So there are many indicators I look at that to me would predict a recession, but probably the biggest one I look at (probably more because it was something pointed out to me so long ago) was that housing starts were an excellent leading indicator to the rest of the economy. Usually with a 6-12 month lag, when housing starts tank, recessions usually ensue. And ever since the FRED Database at the St. Louis Federal Reserve started imbedding them there nice slim shaddy (get it, "shaddy" because they're gray, like shade, but with the doubling meaning on the obvious ploy of Eminem's song "Slim Shaddy" huh? Get it? The pun I mean???) to indicate recessions, it helps make it very easy to illustrate my point.
However, it wasn't necessarily the contraction of GDP that tipped me off to the correlation as much as it was how housing starts and unemployment act like a double helix;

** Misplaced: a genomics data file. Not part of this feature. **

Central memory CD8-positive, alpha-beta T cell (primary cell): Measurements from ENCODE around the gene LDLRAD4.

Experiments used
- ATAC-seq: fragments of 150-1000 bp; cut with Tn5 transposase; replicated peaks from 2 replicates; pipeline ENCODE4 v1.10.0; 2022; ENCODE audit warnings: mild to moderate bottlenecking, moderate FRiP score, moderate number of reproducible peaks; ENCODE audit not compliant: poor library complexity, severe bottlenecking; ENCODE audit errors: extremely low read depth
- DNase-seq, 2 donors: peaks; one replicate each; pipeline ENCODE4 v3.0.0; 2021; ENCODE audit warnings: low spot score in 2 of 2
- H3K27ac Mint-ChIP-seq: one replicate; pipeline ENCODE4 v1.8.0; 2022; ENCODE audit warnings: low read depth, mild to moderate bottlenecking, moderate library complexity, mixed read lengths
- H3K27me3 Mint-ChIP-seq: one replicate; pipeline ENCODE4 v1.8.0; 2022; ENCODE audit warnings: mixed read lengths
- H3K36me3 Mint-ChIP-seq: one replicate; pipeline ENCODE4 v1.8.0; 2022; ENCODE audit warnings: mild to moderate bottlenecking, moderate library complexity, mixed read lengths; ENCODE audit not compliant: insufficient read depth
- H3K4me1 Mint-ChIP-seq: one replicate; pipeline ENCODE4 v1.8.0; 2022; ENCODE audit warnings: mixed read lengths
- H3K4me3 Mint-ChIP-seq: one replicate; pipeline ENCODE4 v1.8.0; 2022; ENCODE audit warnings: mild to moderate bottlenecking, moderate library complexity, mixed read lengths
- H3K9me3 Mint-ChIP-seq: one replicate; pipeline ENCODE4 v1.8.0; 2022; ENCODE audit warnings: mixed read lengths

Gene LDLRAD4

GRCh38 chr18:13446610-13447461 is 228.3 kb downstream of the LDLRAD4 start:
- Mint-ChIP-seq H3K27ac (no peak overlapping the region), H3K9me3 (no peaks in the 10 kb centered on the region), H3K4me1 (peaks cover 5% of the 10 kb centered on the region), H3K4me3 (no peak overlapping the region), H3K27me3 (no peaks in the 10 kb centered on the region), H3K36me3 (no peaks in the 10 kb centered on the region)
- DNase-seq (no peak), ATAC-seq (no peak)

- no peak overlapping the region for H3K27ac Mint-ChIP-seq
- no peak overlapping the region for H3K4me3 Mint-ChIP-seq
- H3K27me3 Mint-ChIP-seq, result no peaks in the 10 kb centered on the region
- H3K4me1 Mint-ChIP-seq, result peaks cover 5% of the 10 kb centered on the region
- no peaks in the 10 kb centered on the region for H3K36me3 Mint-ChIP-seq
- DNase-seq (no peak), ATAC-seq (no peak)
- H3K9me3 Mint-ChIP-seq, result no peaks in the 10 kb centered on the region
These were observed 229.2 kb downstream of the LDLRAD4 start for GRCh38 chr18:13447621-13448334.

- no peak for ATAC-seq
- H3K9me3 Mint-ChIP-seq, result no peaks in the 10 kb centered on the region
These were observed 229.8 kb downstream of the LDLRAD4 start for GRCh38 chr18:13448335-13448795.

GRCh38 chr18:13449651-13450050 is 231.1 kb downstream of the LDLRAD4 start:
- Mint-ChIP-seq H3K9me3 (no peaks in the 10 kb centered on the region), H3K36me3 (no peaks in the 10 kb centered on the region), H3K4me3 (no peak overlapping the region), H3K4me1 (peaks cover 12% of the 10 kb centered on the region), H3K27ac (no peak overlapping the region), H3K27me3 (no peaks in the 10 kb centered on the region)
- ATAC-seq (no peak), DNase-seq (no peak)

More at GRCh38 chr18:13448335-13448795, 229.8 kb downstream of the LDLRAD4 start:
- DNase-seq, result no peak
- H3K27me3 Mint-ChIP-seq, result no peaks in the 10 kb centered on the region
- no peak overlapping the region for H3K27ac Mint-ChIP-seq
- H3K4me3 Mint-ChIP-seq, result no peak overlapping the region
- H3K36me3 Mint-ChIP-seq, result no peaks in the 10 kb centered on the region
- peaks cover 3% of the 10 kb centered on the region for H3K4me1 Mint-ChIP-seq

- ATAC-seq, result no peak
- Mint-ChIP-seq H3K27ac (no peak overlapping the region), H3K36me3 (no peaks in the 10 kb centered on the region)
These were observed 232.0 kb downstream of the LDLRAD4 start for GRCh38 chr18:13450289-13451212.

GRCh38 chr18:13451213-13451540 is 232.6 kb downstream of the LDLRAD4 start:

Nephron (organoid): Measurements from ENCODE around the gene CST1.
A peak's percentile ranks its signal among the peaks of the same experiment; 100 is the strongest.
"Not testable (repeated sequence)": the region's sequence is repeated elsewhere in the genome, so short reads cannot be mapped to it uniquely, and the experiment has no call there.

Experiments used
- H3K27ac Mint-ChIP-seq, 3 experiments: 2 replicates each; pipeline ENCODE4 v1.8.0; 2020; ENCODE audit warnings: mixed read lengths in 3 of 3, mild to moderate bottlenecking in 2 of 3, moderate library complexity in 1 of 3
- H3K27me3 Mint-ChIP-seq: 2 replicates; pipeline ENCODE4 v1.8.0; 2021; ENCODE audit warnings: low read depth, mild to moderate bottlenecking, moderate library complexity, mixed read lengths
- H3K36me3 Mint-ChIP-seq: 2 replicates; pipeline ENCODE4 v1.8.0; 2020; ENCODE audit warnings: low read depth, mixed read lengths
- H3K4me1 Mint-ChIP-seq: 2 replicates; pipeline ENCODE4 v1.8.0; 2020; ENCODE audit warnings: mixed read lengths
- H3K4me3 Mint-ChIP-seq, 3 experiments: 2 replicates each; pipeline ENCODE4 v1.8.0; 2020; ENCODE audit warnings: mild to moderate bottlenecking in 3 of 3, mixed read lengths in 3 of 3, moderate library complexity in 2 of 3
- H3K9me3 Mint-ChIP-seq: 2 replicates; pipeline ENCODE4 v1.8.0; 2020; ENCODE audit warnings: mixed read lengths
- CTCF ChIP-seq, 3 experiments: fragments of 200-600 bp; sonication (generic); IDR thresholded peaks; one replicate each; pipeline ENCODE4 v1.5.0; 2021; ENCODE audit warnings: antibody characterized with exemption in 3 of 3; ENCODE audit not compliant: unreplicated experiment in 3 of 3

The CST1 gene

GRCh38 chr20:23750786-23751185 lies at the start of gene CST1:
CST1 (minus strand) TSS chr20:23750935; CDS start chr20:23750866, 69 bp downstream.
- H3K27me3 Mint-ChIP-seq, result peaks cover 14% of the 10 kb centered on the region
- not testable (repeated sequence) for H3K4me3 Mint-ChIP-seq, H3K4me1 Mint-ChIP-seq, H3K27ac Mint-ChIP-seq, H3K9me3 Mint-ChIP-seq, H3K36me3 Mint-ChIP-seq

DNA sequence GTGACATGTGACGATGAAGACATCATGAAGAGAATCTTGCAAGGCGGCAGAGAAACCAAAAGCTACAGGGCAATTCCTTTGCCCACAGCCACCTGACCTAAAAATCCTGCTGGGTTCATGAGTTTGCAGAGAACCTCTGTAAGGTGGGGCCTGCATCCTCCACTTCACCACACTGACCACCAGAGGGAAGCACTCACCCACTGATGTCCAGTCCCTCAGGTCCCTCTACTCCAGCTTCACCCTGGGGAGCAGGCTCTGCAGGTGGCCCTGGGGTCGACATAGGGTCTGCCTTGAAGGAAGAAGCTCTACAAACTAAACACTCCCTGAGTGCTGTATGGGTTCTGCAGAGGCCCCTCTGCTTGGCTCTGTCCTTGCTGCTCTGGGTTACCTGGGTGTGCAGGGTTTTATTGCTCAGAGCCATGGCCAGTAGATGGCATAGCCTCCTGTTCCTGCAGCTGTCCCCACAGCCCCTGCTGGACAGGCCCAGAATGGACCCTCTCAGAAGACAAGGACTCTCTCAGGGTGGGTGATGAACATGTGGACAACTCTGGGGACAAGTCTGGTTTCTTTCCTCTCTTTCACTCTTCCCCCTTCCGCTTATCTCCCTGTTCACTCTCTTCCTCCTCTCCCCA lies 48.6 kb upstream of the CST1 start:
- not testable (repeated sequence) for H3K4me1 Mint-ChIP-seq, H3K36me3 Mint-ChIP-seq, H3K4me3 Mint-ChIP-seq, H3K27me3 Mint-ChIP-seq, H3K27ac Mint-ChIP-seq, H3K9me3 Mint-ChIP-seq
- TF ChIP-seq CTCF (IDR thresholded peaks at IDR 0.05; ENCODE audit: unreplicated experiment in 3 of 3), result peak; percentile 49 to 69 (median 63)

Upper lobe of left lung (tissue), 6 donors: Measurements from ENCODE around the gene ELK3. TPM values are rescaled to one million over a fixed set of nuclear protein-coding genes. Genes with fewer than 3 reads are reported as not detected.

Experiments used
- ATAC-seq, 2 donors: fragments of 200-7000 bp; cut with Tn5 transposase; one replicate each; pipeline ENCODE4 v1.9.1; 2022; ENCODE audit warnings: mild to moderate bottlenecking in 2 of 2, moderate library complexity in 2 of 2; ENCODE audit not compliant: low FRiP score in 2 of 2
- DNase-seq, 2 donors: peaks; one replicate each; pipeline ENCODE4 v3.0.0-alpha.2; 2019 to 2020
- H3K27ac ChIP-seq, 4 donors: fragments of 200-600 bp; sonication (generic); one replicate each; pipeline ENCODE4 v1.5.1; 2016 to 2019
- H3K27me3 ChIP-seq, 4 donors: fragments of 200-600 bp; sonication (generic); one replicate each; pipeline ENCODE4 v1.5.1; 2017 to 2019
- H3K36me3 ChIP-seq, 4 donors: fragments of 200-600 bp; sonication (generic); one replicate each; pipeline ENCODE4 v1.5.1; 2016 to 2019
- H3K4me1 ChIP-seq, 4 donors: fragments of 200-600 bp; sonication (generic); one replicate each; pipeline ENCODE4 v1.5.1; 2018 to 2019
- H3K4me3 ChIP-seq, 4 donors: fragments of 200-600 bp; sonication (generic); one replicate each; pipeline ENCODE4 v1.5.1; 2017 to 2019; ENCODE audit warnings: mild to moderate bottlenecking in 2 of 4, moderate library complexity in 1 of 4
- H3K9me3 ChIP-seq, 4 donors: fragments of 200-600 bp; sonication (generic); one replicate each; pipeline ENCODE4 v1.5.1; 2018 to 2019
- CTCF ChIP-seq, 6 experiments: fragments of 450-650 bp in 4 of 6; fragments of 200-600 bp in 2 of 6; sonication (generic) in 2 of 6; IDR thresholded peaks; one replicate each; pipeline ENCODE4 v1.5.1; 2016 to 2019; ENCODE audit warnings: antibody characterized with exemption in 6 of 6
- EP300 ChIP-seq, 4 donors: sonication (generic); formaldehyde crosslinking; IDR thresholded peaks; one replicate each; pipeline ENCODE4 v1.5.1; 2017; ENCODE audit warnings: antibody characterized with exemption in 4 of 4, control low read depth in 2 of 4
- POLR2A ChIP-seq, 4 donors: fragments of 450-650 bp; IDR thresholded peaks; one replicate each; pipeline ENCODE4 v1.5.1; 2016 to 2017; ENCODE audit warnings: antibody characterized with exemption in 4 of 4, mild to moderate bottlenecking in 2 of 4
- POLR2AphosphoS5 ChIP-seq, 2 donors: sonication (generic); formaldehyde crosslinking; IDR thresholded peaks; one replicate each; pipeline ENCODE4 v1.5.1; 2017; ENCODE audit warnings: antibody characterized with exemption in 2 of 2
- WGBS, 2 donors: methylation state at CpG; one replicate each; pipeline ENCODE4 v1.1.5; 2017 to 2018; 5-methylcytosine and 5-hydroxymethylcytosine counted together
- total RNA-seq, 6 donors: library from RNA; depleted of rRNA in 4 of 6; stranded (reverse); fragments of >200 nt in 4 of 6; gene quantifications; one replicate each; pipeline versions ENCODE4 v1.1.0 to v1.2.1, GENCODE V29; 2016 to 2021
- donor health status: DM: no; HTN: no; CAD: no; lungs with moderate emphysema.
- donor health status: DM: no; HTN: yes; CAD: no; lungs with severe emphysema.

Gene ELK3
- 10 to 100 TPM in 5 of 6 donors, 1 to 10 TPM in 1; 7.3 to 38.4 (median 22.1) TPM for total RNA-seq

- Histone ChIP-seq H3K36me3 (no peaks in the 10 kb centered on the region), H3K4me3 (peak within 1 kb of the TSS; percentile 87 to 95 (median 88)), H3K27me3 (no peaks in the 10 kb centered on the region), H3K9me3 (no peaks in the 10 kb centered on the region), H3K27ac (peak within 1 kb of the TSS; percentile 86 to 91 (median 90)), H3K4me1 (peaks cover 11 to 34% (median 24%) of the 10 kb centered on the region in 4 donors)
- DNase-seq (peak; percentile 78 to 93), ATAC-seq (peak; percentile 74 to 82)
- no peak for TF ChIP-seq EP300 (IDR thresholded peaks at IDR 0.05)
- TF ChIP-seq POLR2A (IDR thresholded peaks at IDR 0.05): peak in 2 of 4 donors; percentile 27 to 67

Now there are many things that would suggest to me that we're in for a recession. The obvious correlations above. The fact that consumer spending financed by fat-debt-bloated Americans with their addicted home-equity-loan spending has been having an artifical effect on the growth of the economy (and without perpetually increasing property prices this binge will end).
The utter patheticness of Gen X and future generations insisting on majoring in crap. And let's not forget all of this under the umbrella of constant threats from Muslim nutjobs, with a whimper weak retort from American's "leaders," and the impending social security and medicare crisis.
But it just ain't in my blood. I don't "feel" a recession coming on. It's odd, but contrary to all the mathematical evidence I have, I just got this gut feeling that the economy will be doing just fine for the next 12-16 months.
Alas, perhaps I'm one of the few economists that hasn't had the soul of economics kicked out of me and instead of replacing it with advanced econometrics, statistics, mathematics and models that no matter how complex are still finite, I still have a little faith in chaos, gambling and gut reactions.